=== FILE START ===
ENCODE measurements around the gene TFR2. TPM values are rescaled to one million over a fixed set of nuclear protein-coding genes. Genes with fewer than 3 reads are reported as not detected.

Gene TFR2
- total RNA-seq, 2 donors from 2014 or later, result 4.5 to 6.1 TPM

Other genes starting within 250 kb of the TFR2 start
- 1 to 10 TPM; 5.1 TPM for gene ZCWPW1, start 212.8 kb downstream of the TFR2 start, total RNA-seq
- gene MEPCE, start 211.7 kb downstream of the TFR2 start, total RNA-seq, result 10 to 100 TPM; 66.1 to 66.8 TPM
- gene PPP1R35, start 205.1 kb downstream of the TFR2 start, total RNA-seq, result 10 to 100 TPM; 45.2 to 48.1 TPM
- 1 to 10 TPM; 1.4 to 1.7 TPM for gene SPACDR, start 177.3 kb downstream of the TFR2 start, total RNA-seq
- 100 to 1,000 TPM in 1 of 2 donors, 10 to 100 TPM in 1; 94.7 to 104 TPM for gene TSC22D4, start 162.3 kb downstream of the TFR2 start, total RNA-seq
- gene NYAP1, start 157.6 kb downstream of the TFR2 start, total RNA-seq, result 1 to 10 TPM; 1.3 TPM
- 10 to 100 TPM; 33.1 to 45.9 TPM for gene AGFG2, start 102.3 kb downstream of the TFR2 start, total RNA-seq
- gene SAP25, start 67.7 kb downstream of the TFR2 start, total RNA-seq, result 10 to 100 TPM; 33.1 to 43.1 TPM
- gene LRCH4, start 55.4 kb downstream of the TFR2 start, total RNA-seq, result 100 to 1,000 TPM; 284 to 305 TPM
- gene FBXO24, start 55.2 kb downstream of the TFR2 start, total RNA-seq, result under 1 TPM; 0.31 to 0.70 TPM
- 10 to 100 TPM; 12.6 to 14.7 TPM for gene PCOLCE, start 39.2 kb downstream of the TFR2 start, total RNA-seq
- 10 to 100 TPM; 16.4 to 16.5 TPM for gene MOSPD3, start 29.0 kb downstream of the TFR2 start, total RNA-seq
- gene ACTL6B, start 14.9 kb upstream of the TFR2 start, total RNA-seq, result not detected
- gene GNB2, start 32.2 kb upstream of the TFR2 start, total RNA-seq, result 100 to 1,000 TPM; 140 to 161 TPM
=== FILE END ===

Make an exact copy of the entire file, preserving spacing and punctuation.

ENCODE measurements around the gene TFR2. TPM values are rescaled to one million over a fixed set of nuclear protein-coding genes. Genes with fewer than 3 reads are reported as not detected.

Gene TFR2
- total RNA-seq, 2 donors from 2014 or later, result 4.5 to 6.1 TPM

Other genes starting within 250 kb of the TFR2 start
- 1 to 10 TPM; 5.1 TPM for gene ZCWPW1, start 212.8 kb downstream of the TFR2 start, total RNA-seq
- gene MEPCE, start 211.7 kb downstream of the TFR2 start, total RNA-seq, result 10 to 100 TPM; 66.1 to 66.8 TPM
- gene PPP1R35, start 205.1 kb downstream of the TFR2 start, total RNA-seq, result 10 to 100 TPM; 45.2 to 48.1 TPM
- 1 to 10 TPM; 1.4 to 1.7 TPM for gene SPACDR, start 177.3 kb downstream of the TFR2 start, total RNA-seq
- 100 to 1,000 TPM in 1 of 2 donors, 10 to 100 TPM in 1; 94.7 to 104 TPM for gene TSC22D4, start 162.3 kb downstream of the TFR2 start, total RNA-seq
- gene NYAP1, start 157.6 kb downstream of the TFR2 start, total RNA-seq, result 1 to 10 TPM; 1.3 TPM
- 10 to 100 TPM; 33.1 to 45.9 TPM for gene AGFG2, start 102.3 kb downstream of the TFR2 start, total RNA-seq
- gene SAP25, start 67.7 kb downstream of the TFR2 start, total RNA-seq, result 10 to 100 TPM; 33.1 to 43.1 TPM
- gene LRCH4, start 55.4 kb downstream of the TFR2 start, total RNA-seq, result 100 to 1,000 TPM; 284 to 305 TPM
- gene FBXO24, start 55.2 kb downstream of the TFR2 start, total RNA-seq, result under 1 TPM; 0.31 to 0.70 TPM
- 10 to 100 TPM; 12.6 to 14.7 TPM for gene PCOLCE, start 39.2 kb downstream of the TFR2 start, total RNA-seq
- 10 to 100 TPM; 16.4 to 16.5 TPM for gene MOSPD3, start 29.0 kb downstream of the TFR2 start, total RNA-seq
- gene ACTL6B, start 14.9 kb upstream of the TFR2 start, total RNA-seq, result not detected
- gene GNB2, start 32.2 kb upstream of the TFR2 start, total RNA-seq, result 100 to 1,000 TPM; 140 to 161 TPM